Chase, Nobles County's K-9 officer, ready for life of leisureWORTHINGTON — He’s worked hard, accomplished a lot and is ready for a more relaxed lifestyle. He turned 9 in July, and Nobles County Sheriff’s K-9 Chase is ready to retire. After all, in people years he would be 63.
WORTHINGTON — He’s worked hard, accomplished a lot and is ready for a more relaxed lifestyle. He turned 9 in July, and Nobles County Sheriff’s K-9 Chase is ready to retire. After all, in people years he would be 63.
Chase became part of the Nobles County Sheriff’s Office in 2005, working with Nobles County Deputy T.J. Gertsema.
When Gertsema left the department, Chase was paired with Nobles County Deputy Dustin Roemeling. As the veteran of the K-9 unit, Chase helped Roemeling learn the ropes, breaking in his new partner with competence. The two became good friends, and it is to Roemeling’s home Chase will retire.
“He gets to lie around and be a dog,” Roemeling said with a grin.
Chase has had a tough year physically, enduring two surgeries.
According to Roemeling, the average police dog retires when it is 7 or 8 years old. K-9s, because they are so active, tend to have trouble as they age because they do a lot of jumping — in and out of vehicles, chasing suspects, balancing on hind legs while reaching up to sniff objects. They are trained to be extremely agile, jumping hurdles, climbing ramps and ladders and working out on equipment that would baffle the average dog.
“I’m impressed he has made it this long. Chase still thinks he can do anything,” Roemeling admitted. “The first couple of months, this will be tough on him.”
When Chase sees his partner in uniform and isn’t allowed to go with him, he gets sad, Roemeling said. There will definitely be an adjustment period.
Like most K-9s, the act of locating drugs, finding lost people and tracking suspects is a game — his favorite game, and one he gets to play almost every day with his favorite person. Roemeling said he will probably take Chase out to train with him after retirement, just to help ease the change in routine.
As a dual-purpose dog, Chase is trained to locate narcotics, find suspects and lost people and protect his partner. In his career, he has stopped many fleeing suspects, rounded up others who were trying to hide and sniffed out marijuana, cocaine, methamphetamines and more. He saved the life of an elderly woman who was disoriented and ended up in a lake in 14-degree weather, locating her within minutes of being brought onto the scene. He even appeared on a billboard for Minnesota West Community and Technical College.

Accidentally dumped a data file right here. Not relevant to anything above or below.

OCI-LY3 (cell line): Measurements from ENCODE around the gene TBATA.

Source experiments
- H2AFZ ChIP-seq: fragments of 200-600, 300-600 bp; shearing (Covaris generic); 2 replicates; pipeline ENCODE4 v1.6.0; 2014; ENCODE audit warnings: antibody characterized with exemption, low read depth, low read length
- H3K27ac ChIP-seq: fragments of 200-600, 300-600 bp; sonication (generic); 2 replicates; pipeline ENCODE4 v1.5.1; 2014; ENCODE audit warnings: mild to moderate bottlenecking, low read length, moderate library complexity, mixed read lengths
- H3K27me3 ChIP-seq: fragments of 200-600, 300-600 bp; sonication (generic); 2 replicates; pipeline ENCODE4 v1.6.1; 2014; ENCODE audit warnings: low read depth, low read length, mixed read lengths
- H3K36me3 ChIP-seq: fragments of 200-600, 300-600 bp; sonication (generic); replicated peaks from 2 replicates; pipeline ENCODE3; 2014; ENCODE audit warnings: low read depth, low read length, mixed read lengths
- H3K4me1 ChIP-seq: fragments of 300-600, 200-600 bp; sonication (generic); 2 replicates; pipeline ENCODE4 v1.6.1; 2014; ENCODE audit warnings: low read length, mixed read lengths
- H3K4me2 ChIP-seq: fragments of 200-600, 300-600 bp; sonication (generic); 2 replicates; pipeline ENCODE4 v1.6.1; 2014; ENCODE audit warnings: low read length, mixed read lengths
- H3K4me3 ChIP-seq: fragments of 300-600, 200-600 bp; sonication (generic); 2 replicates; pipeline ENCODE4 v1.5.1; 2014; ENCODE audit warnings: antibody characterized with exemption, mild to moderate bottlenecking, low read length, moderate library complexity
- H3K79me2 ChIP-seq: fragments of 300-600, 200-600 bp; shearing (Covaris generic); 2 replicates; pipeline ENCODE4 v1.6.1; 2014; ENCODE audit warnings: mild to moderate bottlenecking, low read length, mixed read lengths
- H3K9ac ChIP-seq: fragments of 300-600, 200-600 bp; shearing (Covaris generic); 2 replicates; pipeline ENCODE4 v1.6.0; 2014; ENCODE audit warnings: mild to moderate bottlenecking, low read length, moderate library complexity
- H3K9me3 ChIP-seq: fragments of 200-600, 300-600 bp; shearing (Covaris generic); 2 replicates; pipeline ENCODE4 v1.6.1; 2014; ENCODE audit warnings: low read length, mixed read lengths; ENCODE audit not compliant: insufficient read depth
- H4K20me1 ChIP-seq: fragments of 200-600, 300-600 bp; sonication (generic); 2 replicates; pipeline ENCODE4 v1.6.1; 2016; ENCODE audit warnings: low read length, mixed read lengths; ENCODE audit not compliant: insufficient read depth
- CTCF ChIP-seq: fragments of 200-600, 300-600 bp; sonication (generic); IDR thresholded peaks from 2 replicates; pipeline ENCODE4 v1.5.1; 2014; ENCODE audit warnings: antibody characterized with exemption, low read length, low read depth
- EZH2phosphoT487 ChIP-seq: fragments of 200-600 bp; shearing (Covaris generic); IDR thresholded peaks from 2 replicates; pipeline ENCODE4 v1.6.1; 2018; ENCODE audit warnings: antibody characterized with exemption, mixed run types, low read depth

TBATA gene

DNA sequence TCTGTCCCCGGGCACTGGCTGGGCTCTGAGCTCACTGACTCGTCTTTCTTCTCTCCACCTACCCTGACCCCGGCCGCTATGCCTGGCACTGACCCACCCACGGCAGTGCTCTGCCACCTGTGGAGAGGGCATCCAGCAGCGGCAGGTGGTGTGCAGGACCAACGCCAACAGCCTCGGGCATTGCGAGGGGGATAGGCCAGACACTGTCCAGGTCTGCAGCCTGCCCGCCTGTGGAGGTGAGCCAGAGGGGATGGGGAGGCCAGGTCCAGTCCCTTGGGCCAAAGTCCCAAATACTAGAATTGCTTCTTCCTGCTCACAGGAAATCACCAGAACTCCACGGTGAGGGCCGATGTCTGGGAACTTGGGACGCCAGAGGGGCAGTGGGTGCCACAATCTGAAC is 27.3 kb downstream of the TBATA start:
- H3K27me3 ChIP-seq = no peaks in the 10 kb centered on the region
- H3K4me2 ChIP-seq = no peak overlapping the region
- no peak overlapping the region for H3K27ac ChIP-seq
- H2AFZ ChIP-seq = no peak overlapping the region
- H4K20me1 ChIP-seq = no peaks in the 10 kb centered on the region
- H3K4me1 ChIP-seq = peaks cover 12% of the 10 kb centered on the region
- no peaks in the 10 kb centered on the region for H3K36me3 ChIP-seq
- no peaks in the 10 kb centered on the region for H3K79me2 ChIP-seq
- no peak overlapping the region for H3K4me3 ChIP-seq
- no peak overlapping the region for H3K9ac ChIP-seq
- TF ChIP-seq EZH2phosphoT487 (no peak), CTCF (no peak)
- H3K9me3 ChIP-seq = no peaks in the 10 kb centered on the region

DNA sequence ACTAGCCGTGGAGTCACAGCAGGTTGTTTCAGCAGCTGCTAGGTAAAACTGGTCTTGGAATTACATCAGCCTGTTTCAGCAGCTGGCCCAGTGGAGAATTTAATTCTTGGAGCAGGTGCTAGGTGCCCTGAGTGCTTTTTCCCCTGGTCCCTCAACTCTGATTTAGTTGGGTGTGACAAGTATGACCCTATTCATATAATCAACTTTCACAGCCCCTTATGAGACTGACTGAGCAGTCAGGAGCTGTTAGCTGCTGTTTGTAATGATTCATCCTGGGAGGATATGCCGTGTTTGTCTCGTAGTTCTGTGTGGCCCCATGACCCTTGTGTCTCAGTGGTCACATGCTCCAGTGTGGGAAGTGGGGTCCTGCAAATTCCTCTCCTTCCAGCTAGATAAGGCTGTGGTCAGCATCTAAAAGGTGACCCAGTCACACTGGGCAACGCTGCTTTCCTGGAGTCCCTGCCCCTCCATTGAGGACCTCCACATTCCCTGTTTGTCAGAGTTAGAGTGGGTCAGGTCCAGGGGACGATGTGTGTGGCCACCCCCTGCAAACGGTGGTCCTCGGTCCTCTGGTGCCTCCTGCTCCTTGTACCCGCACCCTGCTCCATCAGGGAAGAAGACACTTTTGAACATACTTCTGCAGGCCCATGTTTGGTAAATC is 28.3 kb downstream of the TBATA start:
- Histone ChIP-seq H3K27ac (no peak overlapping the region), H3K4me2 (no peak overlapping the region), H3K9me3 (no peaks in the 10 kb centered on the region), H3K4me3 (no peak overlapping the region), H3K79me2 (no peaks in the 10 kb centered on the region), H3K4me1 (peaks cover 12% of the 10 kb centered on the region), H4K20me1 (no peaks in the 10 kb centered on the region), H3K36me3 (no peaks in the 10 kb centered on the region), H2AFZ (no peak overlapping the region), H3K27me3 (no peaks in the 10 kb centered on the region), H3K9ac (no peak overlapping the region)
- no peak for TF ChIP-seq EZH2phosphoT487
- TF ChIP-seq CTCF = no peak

“He’s tracked down violent felons, those who are eluding law enforcement, located a guy in a cornfield a while back and has had a lot of drug finds,” Roemeling said of his partner. “He is also good for public relations, and has done many presentations.”
Chase helps deter drug use in Nobles County, Roemeling believes, and in the schools. Just being able to say “Come out with your hands up or I’ll release the dog” during a confrontation is an effective way to get deputies and suspects safely out of a bad situation.
“They tend to come out,” Roemeling explained. “They don’t want to get bitten.”
Having a K-9 is like having an additional deputy, Nobles County Sheriff Kent Wilkening stated.
“There is an initial cost, but after that it is mostly maintenance and upkeep,” he said. “With vet bills and food and things like that, having a dog costs us about $2,500 a year — one of the least costly tools we have.”
Chase has been off the job for a bit because of his last surgery — he had prostate issues — but will go back to work once his partner determines he is ready. Wilkening said he is leaving that decision up to Roemeling, who knows the dog best. The decision of when to pull the dog completely off the streets will also be left up to Roemeling.
Fundraising is under way to purchase a new dog, which will cost between $14,000 and $16,000 for the price of the dog and initial training. Wilkening said Chase was purchased with funds that were donated and a grant, but the grant no longer exists. Civic organizations, businesses and individuals are asked to consider donating toward a new dog. Roemeling has been in contact with K-9 suppliers, and isn’t sure what breed a new dog will be. He does know, however, that he wants another dual-purpose dog.
Not having a K-9 unit, Wilkening said, is not an option he wants to explore.
Roemeling knows there are other departments in the area that have dogs, but said they are not always available.
“Not having a dog leaves us searching on our own for people, suspects and drugs,” he said. “Having a K-9 unit reduces the risk of injury to deputies and the suspects, and to lawsuits stemming from injuries.”
When Roemeling gets the money raised to purchase and train a new partner, Chase will move from his current quarters in a kennel at his partner’s residence to the house, and spend the rest of his life relaxing, taking it easy and maybe dreaming of the days when he tracked down bad guys, sniffed out drugs and following his partner into the fray.
Anyone interested in donating to the K-9 project can contact Roemeling at the Law Enforcement Center at 372-2136.